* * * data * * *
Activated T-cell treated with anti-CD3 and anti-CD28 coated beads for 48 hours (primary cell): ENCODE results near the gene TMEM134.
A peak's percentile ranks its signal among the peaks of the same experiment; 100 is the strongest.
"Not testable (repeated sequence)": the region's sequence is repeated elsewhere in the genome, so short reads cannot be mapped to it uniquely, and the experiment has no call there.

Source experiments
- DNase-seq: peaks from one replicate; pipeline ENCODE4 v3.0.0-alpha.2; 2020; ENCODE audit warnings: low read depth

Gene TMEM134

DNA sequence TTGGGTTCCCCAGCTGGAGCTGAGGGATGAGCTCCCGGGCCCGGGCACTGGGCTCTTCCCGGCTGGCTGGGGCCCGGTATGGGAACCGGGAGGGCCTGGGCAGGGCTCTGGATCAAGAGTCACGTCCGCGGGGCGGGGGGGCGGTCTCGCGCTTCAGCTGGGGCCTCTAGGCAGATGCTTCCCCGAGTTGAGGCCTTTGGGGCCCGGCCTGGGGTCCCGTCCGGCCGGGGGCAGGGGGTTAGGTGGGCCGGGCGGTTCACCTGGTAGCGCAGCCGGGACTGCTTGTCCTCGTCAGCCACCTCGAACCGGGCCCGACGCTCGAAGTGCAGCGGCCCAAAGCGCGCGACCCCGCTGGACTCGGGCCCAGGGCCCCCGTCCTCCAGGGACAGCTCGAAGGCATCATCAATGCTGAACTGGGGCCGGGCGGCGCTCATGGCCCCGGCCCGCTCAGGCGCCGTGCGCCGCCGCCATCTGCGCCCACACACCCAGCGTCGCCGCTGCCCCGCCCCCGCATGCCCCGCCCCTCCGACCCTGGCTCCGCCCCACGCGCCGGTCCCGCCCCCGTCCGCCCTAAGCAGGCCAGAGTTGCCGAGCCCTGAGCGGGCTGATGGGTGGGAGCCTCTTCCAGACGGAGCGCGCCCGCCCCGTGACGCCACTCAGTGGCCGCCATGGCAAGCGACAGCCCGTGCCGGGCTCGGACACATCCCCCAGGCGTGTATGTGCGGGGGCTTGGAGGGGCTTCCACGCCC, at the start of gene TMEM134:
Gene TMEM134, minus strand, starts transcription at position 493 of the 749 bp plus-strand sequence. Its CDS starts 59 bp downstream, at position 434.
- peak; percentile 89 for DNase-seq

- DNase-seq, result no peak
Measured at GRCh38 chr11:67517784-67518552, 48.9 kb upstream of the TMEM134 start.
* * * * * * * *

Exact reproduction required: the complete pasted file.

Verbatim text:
Activated T-cell treated with anti-CD3 and anti-CD28 coated beads for 48 hours (primary cell): ENCODE results near the gene TMEM134.
A peak's percentile ranks its signal among the peaks of the same experiment; 100 is the strongest.
"Not testable (repeated sequence)": the region's sequence is repeated elsewhere in the genome, so short reads cannot be mapped to it uniquely, and the experiment has no call there.

Source experiments
- DNase-seq: peaks from one replicate; pipeline ENCODE4 v3.0.0-alpha.2; 2020; ENCODE audit warnings: low read depth

Gene TMEM134

DNA sequence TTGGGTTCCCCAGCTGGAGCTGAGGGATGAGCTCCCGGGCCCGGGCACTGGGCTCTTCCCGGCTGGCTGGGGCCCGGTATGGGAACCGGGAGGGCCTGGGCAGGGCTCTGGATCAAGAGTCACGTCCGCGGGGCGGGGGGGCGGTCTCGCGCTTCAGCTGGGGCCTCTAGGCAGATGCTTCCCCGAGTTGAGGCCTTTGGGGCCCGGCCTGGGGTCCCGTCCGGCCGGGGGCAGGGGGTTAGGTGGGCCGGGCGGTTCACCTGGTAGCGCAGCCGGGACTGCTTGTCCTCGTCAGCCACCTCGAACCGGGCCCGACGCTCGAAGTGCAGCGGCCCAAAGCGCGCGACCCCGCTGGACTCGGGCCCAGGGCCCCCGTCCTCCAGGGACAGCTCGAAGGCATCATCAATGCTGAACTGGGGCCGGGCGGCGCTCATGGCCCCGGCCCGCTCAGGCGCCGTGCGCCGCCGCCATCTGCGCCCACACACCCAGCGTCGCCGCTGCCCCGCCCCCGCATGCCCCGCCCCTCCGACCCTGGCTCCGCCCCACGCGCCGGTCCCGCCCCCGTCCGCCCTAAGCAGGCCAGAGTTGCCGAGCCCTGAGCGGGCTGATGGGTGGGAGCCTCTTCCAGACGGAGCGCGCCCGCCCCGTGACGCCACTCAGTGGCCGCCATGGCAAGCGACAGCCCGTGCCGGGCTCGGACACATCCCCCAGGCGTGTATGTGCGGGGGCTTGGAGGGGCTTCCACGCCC, at the start of gene TMEM134:
Gene TMEM134, minus strand, starts transcription at position 493 of the 749 bp plus-strand sequence. Its CDS starts 59 bp downstream, at position 434.
- peak; percentile 89 for DNase-seq

- DNase-seq, result no peak
Measured at GRCh38 chr11:67517784-67518552, 48.9 kb upstream of the TMEM134 start.